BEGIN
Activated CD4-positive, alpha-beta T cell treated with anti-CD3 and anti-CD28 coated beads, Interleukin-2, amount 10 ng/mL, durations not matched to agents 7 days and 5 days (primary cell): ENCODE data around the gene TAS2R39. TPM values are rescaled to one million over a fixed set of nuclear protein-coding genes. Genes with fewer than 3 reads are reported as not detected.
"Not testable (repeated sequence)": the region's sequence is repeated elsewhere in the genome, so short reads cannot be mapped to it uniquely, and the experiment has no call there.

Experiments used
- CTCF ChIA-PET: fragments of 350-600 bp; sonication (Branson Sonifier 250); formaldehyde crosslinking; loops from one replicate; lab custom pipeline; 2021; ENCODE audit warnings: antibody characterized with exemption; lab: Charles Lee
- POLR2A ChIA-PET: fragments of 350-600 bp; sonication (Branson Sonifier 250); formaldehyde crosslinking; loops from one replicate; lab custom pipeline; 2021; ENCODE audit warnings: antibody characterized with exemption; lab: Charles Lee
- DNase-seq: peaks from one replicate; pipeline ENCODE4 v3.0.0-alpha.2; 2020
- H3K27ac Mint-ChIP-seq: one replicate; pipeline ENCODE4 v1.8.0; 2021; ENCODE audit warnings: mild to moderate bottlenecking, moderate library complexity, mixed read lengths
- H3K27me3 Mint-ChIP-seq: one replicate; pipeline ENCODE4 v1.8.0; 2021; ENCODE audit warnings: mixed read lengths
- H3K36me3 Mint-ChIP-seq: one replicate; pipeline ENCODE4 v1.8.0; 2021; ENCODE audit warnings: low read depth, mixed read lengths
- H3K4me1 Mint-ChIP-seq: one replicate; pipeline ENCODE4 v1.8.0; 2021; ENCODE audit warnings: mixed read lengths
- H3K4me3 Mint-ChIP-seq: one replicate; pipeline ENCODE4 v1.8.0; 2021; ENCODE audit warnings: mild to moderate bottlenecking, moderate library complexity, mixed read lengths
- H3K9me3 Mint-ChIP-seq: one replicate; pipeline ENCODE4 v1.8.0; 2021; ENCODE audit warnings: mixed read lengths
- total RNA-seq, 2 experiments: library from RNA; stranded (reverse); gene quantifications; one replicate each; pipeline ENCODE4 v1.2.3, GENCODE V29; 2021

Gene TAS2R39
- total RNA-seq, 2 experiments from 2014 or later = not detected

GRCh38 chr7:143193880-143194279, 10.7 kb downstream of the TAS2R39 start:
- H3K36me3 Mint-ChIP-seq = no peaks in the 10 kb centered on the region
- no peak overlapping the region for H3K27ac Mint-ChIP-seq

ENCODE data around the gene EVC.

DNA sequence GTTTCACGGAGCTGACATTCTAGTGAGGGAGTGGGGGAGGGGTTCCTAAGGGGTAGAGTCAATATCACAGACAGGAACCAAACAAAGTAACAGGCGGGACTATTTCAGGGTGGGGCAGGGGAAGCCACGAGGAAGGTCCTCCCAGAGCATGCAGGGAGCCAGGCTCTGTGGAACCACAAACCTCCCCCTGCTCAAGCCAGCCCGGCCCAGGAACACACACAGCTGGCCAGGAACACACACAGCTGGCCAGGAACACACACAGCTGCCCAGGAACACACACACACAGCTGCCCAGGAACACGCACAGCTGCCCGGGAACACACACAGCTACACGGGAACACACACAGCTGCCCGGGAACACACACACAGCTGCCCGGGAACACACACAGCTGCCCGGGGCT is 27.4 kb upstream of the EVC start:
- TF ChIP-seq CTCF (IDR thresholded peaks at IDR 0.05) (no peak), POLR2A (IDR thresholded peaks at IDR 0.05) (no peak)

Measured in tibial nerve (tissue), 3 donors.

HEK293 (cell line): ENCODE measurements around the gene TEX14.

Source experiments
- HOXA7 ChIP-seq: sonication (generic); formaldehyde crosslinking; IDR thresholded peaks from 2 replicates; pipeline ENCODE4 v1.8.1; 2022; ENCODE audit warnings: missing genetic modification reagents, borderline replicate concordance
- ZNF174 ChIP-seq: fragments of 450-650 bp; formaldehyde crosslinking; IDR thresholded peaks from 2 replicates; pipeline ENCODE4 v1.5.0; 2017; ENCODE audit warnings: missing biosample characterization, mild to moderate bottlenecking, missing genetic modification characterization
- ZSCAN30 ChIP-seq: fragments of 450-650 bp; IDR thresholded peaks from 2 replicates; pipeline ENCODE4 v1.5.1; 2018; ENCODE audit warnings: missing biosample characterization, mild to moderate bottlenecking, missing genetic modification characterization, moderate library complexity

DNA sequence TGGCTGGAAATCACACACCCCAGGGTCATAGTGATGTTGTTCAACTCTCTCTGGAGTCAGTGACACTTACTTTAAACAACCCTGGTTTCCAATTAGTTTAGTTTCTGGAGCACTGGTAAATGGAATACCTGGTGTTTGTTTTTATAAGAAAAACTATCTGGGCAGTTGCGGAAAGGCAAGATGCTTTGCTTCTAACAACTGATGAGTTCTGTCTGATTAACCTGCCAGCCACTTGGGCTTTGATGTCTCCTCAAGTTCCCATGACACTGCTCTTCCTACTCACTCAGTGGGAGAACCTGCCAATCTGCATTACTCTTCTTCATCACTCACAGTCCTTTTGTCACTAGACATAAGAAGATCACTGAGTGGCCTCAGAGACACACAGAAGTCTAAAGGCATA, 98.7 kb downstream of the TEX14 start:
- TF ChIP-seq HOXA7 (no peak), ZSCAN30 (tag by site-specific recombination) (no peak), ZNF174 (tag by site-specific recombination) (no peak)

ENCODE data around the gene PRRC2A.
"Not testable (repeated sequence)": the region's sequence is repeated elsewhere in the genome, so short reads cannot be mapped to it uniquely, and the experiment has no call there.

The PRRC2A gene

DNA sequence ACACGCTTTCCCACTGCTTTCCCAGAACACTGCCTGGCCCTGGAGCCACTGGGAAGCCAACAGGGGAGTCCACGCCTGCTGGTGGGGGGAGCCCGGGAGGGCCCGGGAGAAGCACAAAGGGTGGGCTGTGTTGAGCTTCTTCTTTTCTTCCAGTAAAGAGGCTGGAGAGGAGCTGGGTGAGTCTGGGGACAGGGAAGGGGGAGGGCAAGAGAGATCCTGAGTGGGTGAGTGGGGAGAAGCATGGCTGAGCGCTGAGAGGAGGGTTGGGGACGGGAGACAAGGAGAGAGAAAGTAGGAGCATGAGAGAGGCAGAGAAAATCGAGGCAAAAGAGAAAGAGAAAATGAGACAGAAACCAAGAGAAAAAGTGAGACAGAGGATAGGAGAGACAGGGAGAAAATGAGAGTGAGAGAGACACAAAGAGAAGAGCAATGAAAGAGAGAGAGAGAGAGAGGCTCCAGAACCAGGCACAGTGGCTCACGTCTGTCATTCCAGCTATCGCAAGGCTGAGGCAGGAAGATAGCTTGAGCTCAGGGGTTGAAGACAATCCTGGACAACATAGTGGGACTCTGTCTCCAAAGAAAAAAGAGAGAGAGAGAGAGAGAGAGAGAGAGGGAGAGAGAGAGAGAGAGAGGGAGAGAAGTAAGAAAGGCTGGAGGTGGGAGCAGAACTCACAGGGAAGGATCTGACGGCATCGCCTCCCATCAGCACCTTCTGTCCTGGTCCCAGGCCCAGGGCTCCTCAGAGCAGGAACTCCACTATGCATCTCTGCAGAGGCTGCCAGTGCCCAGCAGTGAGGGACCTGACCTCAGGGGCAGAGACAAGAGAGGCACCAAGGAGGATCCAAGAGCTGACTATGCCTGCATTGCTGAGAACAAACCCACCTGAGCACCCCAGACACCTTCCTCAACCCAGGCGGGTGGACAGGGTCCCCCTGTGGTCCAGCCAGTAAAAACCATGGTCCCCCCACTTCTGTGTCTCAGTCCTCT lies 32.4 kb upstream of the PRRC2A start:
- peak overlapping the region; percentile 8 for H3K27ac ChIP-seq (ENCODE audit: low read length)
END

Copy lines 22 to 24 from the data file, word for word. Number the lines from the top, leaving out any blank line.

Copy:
Measured in tibial nerve (tissue), 3 donors.

HEK293 (cell line): ENCODE measurements around the gene TEX14.

Source experiments